I had lunch recently with a career coach who works for one of those big outplacement firms. She told me something that really opened my eyes. Whereas until about five years ago, many companies would include “career development” in their definition of employee development, they don’t do that anymore. Why? The average time people stay at their jobs these days is between three and four years. So companies just felt that in helping people with their careers, they were helping them leave the company.
I think this may be the wrong way for companies to think about this topic (which I’ll address in another post soon), but what it means for the employees is that no one’s looking out for your career… but you. Even if your boss is the helpful coaching type who’s open to helping you develop your career skills, they’re doing it out of the goodness of their hearts. More often than not, no one in your organization is incented to help you think about how you’re developing yourself for your next career move… which leads me to a BIG QUESTION…. (drumroll)
Who do you work for REALLY?
Of course you work for the people paying you right now, but when Mary Brodie and I were discussing this topic, and what it meant for our readers and clients, she dropped the big bomb… If you don’t believe you’re also working for yourself, then you won’t have the kind of perspective on your current job—and future ones—to lead you to the smartest career moves.
Since entire career is going to be a series of jobs you decide to accept, then in the end, you’re really working for yourself, aren’t you?
Think of yourself as a Free Agent
This is hard for many people – who aren’t interested in entrepreneurship or contract work – to wrap their minds around. Many of these people have other focuses in their life (family, fun etc.) and they want to go to work to do a job, get paid well and go back to the fun stuff. Others are more aggressive in their career goals, but want to focus on the work they do, not all the business marketing and management stuff that comes along with running a company or constantly looking for their next gig.
But the “gig economy” is a reality; even the Bureau of Labor Statistics said so! Not only is the average tenure in a single job now under five years, but more and more people are chucking “the full time employer” for a series of “gigs” at different employers to string together an income. This is similar to the way professional athletes string together a series of teams they play for. They give their all for the team they’re on, until they’re traded or negotiate a new deal with a new team. That’s when they say good-bye to a lot of their teammates, fans and even city of residence and move over to the new team and give their all for the new team. They move from contract to contract, but are not “contractors.”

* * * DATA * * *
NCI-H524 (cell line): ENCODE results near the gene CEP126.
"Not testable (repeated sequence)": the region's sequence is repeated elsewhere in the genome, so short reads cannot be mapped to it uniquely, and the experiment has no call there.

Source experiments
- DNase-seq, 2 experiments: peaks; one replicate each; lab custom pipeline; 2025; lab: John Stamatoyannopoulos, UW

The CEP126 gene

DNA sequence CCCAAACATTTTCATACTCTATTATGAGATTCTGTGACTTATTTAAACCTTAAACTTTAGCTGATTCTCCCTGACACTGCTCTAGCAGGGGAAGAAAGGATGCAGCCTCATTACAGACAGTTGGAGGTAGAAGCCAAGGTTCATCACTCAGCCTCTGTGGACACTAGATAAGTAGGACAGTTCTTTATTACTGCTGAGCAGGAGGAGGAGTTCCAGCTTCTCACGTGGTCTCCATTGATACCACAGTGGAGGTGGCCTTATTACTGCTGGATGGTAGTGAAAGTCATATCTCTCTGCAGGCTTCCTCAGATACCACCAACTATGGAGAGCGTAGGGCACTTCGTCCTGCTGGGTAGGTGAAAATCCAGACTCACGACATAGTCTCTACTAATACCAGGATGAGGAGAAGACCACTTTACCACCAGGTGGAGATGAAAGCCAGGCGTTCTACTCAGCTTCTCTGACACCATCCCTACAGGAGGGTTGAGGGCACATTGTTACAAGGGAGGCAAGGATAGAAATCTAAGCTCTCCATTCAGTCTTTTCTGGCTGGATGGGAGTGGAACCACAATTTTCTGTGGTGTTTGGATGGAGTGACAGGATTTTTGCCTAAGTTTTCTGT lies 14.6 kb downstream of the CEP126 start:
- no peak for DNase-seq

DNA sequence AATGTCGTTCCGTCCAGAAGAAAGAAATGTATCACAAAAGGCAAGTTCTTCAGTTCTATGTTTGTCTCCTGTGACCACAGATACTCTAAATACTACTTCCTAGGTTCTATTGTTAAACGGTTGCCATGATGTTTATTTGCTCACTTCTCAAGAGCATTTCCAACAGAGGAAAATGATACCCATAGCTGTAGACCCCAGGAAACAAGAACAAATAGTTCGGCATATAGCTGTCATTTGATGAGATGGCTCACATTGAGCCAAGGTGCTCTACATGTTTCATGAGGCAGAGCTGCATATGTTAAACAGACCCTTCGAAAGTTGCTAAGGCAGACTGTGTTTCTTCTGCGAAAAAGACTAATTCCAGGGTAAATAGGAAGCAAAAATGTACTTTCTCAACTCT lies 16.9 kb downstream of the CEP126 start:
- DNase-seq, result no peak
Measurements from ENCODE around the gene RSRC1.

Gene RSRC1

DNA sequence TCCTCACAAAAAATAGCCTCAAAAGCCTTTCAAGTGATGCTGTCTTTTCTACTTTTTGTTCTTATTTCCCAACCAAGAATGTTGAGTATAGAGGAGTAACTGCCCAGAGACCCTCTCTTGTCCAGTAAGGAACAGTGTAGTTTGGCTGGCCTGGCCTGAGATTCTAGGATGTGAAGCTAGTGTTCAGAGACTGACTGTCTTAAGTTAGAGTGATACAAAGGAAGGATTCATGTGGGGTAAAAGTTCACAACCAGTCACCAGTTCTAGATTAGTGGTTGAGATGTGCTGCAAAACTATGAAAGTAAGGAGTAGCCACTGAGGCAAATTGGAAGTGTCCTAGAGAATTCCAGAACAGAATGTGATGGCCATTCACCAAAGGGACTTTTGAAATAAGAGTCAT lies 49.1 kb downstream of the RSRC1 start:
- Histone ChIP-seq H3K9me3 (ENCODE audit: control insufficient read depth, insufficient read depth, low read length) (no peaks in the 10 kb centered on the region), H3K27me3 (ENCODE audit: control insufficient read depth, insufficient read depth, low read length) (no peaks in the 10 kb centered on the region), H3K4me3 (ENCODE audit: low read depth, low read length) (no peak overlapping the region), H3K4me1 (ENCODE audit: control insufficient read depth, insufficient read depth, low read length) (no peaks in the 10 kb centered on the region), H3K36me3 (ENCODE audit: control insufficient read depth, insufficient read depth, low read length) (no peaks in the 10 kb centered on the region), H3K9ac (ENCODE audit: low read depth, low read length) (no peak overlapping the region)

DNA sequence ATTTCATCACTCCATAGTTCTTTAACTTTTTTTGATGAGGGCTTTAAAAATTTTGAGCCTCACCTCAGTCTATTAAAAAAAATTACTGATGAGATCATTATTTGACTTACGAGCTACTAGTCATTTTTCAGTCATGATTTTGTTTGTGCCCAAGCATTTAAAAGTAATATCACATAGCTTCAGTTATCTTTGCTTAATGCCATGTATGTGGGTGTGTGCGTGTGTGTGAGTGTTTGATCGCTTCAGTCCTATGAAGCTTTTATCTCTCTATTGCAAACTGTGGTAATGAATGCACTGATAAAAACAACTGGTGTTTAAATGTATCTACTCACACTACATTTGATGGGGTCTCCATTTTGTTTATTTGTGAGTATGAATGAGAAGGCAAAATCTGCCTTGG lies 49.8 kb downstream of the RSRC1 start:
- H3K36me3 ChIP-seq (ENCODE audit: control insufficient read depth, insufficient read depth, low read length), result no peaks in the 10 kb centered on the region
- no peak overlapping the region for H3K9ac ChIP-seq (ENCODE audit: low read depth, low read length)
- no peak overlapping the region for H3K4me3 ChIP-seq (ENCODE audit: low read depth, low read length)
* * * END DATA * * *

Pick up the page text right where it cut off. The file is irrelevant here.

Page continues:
So how can this analogy serve you if you’re working for a company, but thinking that the job you’re in has a limited lifespan?
Get into a Free Agent Career Mindset
Just like a sports star who’s giving your employer your “all” right now, imagine that the agreement you have with your employer is a contract. If you don’t have a termination date on your actual contract, then imagine it says, “this job will terminate when the employee (me) has gotten most of value I can get, and has given all the value I want to give to this (i.e., about 2-4 years after I start).” At that point, you can nullify the contract and move to another opportunity, either at this firm or at another. (Note, if you do have a written contract there may be other provisions you agreed to when you signed on, so you should revisit it to be sure.)
In this scenario, it’s up to you to decide if you’ve reached a “value ratio” that is no longer giving you as much as you need from this particular employment relationship. And if it’s not, it’s time for you to take action and start developing your career for your next step. Why? Because no one else is going to do it for you. If you want help getting a good deal, you can explore career coaching, but it’s got to be to your own initiative, or you’ll wait too long and start to be frustrated. Don’t wait that long. You don’t want to take a frustrated attitude into your job search!
On the other hand, when you take a Free Agent Career Mindset, you just might find yourself staying more up to speed on what else is out there and valuing yourself more in your current job until you’re ready to switch teams.
The point is that if you think of your career as a series of contractual agreements with various employers and clients over several decades, you might manage it differently than if you think of a your career as the thing you do when you’re not doing other stuff. You might plan for it differently and set different goals that helped you find more satisfaction along the way.
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What do you think about switching your career mindset to that of a free agent? Does this make sense to you? Is it uncomfortable? Been doing it for a long time and have some advice to offer? Share your thoughts in comments below.